The Civil War in North Carolina

Reminiscences and Memoirs of North Carolina and Eminent North Carolinians

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King's Mountain. He was a native of Germany; emigrated to America in 1727, and finally settled on Long Creek, then in Tryon County, where he lived when the battle of King's Mountain took place. He early embarked in the cause of independence; in 1777, was appointed lieutenant-colonel, and was throughout the war an active and fearless officer. At the battle of King's Mountain, Colonel William Graham, who had command of the Lincoln regiment, on account of sickness in his family, was absent, and the command devolved upon Colonel Hambright. Nobly did he sustain this perilous charge; in the conflict he was severely wounded by a large rifle ball passing through his thigh; but he refused to leave the field, and continued encouraging his men, he led them to battle and to victory. The effects of this wound caused him to falter in his walk, during the remainder of his life.

        He was twice married, and left a large family to emulate his patriotic example. He died in 1817, and was buried at Shiloh, in the limits of the present county of Cleaveland. His tombstone bears this inscription:

                         "In memory of Colonel Frederick Hambright, who departed this life March, 1817, in the 90th year of his age."

        Robert Hall Morrison, D.D., resides at Cottage Home, near the line between Gaston and Lincoln Counties.

        He was educated at the university and graduated in 1818, in the same class with James K. Polk, Robert Donaldson, William D. Mosely, Hamilton C. Jones, Hugh Waddell, and others. He studied for the ministry, and has spent a life long service in this holy calling.

        He has had the charge of several Presbyterian churches in the state; has been president of the Davidson college, and until recently the loved and venerated pastor of Unity church, near Beattie's Ford. It has been my privilege to sit for many years under the teachings of this most excellent man. I can say that I never more truly felt the influence of religious truth and its importance, than as it fell from his lips, as also the force of the example of one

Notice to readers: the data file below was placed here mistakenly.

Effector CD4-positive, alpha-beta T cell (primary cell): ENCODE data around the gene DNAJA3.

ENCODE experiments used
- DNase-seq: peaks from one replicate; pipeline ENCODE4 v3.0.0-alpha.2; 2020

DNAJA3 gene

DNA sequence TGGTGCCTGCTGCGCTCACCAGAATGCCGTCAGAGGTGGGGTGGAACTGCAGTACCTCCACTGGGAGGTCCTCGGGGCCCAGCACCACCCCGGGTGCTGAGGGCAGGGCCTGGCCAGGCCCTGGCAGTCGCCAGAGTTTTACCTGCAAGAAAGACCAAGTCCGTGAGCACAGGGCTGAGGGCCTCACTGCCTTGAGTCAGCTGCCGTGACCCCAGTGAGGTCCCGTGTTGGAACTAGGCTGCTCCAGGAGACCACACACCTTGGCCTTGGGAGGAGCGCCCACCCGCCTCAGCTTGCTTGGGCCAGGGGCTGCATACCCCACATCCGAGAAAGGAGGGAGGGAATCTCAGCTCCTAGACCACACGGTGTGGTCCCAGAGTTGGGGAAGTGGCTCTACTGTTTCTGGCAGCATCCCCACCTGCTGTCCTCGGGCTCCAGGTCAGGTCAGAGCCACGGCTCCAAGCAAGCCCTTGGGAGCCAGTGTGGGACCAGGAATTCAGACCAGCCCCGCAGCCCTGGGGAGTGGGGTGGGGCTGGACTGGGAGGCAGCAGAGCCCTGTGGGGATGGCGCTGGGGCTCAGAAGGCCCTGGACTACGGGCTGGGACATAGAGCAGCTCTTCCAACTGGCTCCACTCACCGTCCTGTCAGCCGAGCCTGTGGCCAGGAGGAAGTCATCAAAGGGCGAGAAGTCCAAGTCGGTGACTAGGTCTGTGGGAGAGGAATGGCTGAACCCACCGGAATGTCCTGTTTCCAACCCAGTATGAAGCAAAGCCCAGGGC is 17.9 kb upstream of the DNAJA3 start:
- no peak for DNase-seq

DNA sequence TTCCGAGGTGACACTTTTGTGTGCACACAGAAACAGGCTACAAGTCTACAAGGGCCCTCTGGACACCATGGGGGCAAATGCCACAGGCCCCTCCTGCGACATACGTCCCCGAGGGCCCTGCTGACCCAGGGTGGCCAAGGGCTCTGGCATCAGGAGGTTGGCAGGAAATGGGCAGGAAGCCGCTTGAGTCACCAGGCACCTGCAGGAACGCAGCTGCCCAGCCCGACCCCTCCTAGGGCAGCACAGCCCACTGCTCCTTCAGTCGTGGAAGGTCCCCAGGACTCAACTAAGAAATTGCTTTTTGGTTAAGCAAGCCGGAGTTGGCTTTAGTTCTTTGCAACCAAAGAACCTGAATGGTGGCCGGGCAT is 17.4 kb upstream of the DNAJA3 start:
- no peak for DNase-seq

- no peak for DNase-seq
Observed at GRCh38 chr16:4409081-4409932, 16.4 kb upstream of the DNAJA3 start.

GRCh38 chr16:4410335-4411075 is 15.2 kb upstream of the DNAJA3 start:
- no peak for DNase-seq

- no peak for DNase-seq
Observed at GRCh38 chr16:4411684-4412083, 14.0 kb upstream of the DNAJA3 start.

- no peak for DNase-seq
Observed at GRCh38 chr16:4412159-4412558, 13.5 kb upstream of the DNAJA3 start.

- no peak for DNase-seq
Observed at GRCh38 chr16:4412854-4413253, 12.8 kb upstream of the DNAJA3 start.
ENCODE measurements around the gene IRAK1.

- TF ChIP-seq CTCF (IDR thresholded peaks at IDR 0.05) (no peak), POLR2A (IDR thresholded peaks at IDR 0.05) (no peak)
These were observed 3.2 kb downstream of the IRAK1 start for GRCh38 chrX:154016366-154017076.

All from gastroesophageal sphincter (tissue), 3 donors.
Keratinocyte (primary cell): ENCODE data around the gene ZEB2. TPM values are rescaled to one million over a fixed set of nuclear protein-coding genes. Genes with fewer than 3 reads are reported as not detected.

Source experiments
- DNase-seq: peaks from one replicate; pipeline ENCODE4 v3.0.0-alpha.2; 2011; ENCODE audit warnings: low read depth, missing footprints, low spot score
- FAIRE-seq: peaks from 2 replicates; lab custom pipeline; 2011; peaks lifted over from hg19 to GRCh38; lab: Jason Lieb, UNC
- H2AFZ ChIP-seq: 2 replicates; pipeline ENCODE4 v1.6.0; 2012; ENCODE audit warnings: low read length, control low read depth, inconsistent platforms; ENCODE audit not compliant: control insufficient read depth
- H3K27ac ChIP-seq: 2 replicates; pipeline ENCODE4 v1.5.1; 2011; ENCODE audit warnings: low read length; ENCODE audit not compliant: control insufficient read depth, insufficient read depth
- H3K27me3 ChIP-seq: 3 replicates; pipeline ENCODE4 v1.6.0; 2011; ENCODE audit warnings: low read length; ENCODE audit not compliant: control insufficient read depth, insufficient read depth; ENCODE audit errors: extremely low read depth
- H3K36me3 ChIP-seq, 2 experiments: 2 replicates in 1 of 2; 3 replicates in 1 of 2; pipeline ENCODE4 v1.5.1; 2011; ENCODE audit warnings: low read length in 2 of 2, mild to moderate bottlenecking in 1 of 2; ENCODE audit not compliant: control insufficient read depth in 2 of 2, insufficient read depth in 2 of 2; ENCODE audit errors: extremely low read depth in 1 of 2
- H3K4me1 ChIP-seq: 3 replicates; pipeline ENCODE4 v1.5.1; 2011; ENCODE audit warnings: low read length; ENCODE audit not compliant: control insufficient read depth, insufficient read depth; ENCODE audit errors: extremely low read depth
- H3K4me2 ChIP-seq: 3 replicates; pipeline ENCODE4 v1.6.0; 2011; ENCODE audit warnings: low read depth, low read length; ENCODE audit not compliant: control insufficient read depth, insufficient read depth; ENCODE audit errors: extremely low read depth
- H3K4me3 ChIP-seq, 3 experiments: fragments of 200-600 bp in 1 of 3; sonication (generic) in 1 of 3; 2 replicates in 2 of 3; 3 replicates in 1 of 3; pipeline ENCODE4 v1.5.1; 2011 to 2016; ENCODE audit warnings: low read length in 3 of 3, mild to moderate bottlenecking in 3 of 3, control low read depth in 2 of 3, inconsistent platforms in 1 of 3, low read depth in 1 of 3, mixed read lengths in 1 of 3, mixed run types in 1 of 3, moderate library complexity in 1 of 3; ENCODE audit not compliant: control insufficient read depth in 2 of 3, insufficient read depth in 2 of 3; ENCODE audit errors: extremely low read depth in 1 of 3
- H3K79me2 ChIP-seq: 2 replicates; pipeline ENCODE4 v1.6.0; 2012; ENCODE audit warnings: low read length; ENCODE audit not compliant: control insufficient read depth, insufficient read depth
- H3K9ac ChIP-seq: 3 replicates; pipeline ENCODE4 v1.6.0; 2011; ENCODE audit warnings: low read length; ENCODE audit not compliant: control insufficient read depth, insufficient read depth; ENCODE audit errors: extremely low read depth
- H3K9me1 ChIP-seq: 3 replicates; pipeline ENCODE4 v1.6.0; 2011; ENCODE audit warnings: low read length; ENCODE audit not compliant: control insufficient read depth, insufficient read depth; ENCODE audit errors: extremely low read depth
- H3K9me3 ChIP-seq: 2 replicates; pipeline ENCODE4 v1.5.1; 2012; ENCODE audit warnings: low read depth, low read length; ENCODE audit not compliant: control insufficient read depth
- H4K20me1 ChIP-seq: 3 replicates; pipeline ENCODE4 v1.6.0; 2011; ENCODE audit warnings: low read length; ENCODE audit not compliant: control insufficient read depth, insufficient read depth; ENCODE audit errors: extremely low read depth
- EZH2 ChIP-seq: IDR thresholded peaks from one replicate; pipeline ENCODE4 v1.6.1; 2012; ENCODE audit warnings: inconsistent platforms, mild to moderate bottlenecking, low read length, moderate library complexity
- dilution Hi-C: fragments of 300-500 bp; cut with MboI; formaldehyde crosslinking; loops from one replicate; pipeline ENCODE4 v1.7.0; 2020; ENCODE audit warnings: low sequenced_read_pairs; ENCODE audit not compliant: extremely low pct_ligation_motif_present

--"Whose doctrine and whose life
                         Co-incident exhibit lucid proof,
                         That he is honest in the sacred cause."

        He is now near the close of a long and well spent life; possessing the esteem of all who know him.

        He married Mary, the third daughter of General Joseph Graham,*

        * For whose geneaology, see Lincoln County.

by whom he had several children:

  • I. Isabella, married to General D. H. Hill.
  • II. Ann, married to General T. J. Jackson (Stonewall.)
  • III. Margaret, married to James Erwin.
  • IV. Eugenia, married to General Rufus Barringer.
  • V. Joseph, married to Miss Davis.
  • VI. Alfred.
  • VII. Laura, married to John L. Brown.
  • VIII. Robert.
  • IX. Susan, married to Alphonzo C. Avery.


        William Paul Roberts is a native of this county, born July 11, 1841.

        His occupation is that of a farmer, but his war record is brilliant. Entering the army in June, 1861, as a non-commissioned officer in the second North Carolina cavalry, he was soon promoted to a captaincy, and in a short time, although the junior captain, was made major; and in that same year was promoted to a colonelcy. In the next year, 1865, he was commissioned brigadier, then only in his twenty-fourth
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